Though American culture does not revere its elderly like many cultures do, many individuals and groups do find their elderly sacred. Every Sunday I see Helen in the front pew of the church where she sings in the choir; she has a voice like an angel, a memory like a steel trap, and I love to hear her tell her stories. She is frail, but hardy in her frailness. Do you know what I mean? Who needs a celebrity, a politician, a rock star to revere when right in our midst we have our own Helens?
This week Helen turned 98 and we honored her at our coffee hour after church was over today. Following are a few photos of beautiful Helen interspersed with a poem by David Herbert Lawrence (1885-1930) with his poem "Beautiful Old Age."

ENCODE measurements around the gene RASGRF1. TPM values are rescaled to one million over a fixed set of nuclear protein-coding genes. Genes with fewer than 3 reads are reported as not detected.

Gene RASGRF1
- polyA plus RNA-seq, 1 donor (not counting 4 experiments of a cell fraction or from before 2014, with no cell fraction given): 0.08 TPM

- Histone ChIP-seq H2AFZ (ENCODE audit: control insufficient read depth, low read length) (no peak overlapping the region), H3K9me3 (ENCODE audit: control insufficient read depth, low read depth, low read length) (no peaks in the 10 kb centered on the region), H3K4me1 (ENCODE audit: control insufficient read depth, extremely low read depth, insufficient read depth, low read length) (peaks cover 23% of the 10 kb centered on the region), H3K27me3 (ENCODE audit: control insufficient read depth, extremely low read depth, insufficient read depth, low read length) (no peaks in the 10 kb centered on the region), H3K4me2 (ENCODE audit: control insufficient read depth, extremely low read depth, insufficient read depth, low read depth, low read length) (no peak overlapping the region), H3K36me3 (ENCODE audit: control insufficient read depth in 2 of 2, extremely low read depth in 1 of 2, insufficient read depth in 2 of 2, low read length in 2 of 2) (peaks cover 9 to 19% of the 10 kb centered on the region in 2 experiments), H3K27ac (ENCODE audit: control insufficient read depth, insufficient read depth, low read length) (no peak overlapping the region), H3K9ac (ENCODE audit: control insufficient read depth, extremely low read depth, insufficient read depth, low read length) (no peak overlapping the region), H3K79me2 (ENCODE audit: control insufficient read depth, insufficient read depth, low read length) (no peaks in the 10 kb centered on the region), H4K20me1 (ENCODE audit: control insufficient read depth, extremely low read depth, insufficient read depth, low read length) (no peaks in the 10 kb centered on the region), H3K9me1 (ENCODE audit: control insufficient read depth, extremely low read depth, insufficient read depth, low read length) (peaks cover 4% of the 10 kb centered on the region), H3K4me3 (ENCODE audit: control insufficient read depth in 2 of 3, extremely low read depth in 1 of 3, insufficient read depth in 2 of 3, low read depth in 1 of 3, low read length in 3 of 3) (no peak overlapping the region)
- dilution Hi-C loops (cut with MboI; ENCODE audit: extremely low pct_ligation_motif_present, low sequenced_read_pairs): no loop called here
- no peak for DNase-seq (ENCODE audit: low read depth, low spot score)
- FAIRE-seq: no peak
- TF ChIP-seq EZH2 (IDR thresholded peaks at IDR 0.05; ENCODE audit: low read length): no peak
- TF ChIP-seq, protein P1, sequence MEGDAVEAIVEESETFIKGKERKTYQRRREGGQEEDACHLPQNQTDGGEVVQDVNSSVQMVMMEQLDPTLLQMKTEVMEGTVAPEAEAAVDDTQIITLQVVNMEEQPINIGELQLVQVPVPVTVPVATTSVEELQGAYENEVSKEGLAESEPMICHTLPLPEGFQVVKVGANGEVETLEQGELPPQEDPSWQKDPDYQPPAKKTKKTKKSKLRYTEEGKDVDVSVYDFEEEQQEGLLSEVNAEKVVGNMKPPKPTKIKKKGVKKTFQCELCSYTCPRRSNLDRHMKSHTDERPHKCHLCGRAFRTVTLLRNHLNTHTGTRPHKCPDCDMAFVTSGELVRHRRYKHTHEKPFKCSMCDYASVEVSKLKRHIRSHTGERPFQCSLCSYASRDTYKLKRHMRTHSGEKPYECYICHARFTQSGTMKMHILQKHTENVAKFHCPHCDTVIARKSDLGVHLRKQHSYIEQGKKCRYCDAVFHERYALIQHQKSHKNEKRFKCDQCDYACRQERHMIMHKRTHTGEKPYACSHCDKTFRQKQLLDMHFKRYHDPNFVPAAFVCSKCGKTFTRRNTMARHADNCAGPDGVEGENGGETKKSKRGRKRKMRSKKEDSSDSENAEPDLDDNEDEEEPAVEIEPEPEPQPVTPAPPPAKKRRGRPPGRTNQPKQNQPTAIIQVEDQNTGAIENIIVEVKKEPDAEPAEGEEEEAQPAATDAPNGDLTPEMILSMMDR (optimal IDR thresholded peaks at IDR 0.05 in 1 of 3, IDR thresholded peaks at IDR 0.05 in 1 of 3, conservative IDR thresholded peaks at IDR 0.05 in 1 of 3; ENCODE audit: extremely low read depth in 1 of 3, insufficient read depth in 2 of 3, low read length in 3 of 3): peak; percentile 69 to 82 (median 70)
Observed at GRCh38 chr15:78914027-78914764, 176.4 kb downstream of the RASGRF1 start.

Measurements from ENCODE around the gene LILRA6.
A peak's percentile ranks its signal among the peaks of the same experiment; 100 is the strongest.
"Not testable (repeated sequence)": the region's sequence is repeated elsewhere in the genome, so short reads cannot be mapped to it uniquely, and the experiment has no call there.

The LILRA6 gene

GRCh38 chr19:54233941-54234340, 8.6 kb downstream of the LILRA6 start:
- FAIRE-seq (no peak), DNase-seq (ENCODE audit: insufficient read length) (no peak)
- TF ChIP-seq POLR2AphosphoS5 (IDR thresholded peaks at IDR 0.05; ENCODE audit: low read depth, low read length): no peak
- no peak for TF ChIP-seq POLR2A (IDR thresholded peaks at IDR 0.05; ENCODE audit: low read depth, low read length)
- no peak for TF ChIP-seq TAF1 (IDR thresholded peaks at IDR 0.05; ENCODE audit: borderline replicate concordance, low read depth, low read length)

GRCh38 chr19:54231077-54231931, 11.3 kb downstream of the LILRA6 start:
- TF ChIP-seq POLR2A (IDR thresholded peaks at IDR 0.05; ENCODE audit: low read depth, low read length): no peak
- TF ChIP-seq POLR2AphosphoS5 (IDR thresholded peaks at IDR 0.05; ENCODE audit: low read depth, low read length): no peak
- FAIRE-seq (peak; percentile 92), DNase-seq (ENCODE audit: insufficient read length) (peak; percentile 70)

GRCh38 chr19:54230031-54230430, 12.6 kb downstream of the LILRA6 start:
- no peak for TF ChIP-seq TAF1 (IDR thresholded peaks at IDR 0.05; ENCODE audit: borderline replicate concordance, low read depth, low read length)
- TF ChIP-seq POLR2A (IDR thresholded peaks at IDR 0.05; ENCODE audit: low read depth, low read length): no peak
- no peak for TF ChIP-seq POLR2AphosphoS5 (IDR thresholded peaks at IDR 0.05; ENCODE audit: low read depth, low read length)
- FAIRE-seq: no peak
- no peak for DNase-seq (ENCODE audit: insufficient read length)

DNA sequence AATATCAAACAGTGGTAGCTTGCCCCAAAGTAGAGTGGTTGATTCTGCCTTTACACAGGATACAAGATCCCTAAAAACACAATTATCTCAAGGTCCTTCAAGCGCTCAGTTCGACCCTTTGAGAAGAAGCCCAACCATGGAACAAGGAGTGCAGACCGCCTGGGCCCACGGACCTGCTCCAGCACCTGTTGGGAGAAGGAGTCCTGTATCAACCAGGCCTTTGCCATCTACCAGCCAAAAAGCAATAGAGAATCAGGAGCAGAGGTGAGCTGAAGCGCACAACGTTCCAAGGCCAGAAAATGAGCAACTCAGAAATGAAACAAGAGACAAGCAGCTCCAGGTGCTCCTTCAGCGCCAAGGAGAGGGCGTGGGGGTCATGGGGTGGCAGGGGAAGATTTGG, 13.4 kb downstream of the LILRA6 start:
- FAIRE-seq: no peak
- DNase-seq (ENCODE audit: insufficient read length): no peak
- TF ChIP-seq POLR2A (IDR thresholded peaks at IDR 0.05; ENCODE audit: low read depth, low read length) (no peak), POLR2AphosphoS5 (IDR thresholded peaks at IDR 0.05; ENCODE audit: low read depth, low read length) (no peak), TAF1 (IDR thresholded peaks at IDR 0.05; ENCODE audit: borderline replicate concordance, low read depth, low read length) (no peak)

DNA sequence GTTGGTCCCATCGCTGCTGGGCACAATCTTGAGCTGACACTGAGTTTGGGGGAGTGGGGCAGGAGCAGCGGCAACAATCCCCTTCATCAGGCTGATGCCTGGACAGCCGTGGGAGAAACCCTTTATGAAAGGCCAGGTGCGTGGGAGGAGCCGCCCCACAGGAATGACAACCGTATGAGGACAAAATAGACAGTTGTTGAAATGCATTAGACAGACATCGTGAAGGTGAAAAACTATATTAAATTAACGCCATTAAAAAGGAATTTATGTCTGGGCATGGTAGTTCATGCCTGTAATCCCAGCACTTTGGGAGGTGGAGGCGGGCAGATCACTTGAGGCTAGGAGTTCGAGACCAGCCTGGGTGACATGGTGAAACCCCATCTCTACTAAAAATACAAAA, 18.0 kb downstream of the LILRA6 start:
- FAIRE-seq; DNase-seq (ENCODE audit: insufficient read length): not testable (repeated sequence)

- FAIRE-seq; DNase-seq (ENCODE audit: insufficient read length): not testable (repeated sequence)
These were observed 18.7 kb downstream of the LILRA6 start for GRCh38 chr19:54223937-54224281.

It ought to be lovely to be old
to be full of the peace that comes of experience
and wrinkled ripe fulfillment.
The wrinkled smile of completeness that follows a life
lived undaunted and unsoured with accepted lies.
If people lived without accepting lies
they would ripen like apples, and be scented like pippins
in their old age.
Soothing, old people should be, like apples
when one is tired of love.
Fragrant like yellowing leaves, and dim with the soft
stillness and satisfaction of autumn.
And a girl should say:
It must be wonderful to live and grow old.
Look at my mother, how rich and still she is! --
And a young man should think: By Jove
my father has faced all weathers, but it's been a life! --